No. 210 NAI DFA ES Box 29 File 191

Timothy A. Smiddy to Joseph P. Walshe (Dublin)
(4/24) (Copy) (Confidential)

Washington, 18 April 1924

A Chara:


You will see by newspaper cuttings, posted to you under separate cover yesterday, that further attempts are being made on part of the Irregulars to prevail upon Congress to use its influence to obtain de Valera's release.

One of the reasons alleged for doing so is that he is an American Citizen who does not owe allegiance to the Irish Free State because an actual Republic does not exist.

These appeals to Congress will be ineffective as you will see from the statement of Secretary Hughes.1 They will tend to keep the name of de Valera in the limelight, but, except [for] a small, well organized and articulate group of Irish-Americans in New York and Boston, the American people and press have long since ceased to be interested in de Valera and his propaganda.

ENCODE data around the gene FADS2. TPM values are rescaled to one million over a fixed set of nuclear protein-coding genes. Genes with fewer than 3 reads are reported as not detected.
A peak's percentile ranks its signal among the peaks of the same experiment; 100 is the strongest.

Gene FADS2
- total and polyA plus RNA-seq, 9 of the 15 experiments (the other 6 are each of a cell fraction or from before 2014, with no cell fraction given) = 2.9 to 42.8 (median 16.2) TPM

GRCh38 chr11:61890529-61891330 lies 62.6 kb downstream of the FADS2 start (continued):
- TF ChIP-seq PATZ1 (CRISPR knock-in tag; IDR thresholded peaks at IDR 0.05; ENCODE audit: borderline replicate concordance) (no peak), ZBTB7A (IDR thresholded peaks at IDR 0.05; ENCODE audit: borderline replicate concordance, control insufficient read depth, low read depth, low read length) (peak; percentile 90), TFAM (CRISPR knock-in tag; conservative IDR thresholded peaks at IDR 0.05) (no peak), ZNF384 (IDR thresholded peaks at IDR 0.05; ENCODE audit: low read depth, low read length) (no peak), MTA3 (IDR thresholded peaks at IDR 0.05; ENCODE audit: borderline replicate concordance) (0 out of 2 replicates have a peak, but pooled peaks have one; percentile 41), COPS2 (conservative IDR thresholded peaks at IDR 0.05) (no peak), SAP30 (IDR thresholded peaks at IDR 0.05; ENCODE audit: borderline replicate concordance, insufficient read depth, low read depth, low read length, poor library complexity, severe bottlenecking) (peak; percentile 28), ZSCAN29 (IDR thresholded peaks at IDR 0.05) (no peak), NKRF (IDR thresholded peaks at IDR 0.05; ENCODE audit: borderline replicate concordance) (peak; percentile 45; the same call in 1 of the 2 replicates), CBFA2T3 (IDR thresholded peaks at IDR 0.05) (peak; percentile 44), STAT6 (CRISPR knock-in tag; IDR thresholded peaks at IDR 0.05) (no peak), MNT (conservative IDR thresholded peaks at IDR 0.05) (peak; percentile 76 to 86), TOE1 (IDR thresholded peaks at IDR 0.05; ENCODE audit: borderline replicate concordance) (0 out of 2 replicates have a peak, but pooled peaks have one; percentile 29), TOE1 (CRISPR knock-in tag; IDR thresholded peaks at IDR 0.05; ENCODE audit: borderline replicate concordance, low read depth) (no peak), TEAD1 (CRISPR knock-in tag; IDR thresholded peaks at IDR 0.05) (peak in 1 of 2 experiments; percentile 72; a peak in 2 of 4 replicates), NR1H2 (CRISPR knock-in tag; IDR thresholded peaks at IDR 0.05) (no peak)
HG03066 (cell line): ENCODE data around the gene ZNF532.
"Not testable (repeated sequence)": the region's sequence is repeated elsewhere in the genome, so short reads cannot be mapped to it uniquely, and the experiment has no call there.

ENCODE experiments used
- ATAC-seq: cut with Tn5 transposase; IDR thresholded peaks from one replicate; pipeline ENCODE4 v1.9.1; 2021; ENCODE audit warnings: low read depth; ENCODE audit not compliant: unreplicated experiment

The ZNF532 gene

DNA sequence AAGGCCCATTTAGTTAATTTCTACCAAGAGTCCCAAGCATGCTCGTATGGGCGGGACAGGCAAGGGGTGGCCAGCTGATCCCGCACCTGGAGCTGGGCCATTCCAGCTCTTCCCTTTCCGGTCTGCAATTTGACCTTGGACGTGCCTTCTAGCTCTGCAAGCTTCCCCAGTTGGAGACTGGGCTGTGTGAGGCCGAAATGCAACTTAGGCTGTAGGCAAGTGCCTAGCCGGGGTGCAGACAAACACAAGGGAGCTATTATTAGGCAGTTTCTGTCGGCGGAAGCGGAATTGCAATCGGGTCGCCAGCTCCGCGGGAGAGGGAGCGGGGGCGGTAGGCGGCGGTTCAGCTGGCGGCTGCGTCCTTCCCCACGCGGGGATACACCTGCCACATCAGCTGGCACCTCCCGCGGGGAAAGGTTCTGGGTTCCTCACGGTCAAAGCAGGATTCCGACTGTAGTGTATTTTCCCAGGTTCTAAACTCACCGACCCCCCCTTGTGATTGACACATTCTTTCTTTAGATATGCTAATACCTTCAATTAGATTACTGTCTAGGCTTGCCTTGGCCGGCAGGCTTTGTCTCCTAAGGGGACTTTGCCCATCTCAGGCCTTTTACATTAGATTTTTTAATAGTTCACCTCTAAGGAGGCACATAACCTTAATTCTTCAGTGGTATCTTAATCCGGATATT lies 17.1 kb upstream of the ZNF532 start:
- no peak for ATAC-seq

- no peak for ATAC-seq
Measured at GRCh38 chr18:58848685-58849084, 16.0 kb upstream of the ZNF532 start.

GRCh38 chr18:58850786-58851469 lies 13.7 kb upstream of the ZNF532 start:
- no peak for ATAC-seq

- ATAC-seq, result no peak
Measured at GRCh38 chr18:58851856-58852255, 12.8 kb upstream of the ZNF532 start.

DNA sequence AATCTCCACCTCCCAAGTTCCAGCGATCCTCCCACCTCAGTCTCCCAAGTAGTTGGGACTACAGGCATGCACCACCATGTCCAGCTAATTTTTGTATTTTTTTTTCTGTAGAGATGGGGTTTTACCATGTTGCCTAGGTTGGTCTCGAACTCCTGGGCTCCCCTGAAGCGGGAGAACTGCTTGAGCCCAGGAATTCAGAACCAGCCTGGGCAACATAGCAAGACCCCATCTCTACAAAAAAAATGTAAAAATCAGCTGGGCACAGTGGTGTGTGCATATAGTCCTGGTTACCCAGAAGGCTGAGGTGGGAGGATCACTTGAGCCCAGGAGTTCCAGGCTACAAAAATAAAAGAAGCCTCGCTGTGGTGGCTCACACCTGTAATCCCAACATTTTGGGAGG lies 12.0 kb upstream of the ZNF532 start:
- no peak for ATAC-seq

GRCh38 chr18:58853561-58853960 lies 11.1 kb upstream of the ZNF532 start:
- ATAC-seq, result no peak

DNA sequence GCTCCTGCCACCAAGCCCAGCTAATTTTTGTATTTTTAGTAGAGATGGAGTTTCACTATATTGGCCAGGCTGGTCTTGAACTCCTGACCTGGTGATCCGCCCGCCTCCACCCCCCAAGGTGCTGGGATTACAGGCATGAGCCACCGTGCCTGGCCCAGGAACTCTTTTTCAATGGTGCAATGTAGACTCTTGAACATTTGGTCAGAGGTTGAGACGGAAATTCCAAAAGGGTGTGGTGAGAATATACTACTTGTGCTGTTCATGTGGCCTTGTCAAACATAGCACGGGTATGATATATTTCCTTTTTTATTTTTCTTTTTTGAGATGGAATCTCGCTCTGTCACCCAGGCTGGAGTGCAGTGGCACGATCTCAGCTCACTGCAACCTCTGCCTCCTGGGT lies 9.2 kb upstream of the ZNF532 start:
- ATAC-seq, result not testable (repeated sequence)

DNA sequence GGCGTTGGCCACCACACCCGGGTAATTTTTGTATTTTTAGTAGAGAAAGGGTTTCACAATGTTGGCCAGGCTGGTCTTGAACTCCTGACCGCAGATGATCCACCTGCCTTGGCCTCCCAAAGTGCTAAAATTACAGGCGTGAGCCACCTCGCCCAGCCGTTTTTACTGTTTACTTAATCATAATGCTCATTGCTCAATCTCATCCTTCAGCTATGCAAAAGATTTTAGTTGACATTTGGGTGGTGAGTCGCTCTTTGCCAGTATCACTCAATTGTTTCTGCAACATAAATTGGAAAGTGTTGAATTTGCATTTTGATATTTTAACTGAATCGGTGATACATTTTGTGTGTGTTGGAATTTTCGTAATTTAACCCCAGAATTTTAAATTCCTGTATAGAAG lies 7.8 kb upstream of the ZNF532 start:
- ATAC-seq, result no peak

The Advent of 'recognition' will confirm the people of America in their belief that the Irish Free State contains the inherent marks of a sovereign state.

You have, doubtless, noted that the 'Irish World' is booming in a very marked manner [for]2 Mr Doheny which may make him partial to this paper, especially, as the 'Gaelic American' is acrimoniously attacking him. It is unfortunate that the latter paper has assumed this attitude. It is a legacy of the strong antagonism to Doheny which originated at the time he gave his support to de Valera and the A.A.R.I.R. in the Pre-Treaty days, when much bitterness existed between these two organizations.

This hostility on part of the 'Gaelic American' is, unfortunately, too ingrained to induce it to adopt a reconciliatory attitude.

Mise, le meas,
[copy letter unsigned]

1Charles Evans Hughes, United States Secretary of State (1921-25).

2Word missing.

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